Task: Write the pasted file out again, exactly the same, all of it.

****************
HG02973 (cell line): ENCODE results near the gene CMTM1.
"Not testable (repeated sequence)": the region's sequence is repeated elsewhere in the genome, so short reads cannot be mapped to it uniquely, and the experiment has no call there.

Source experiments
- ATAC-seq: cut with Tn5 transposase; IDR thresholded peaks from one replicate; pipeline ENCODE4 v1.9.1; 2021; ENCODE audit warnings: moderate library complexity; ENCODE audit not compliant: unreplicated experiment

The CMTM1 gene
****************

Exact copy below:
HG02973 (cell line): ENCODE results near the gene CMTM1.
"Not testable (repeated sequence)": the region's sequence is repeated elsewhere in the genome, so short reads cannot be mapped to it uniquely, and the experiment has no call there.

Source experiments
- ATAC-seq: cut with Tn5 transposase; IDR thresholded peaks from one replicate; pipeline ENCODE4 v1.9.1; 2021; ENCODE audit warnings: moderate library complexity; ENCODE audit not compliant: unreplicated experiment

The CMTM1 gene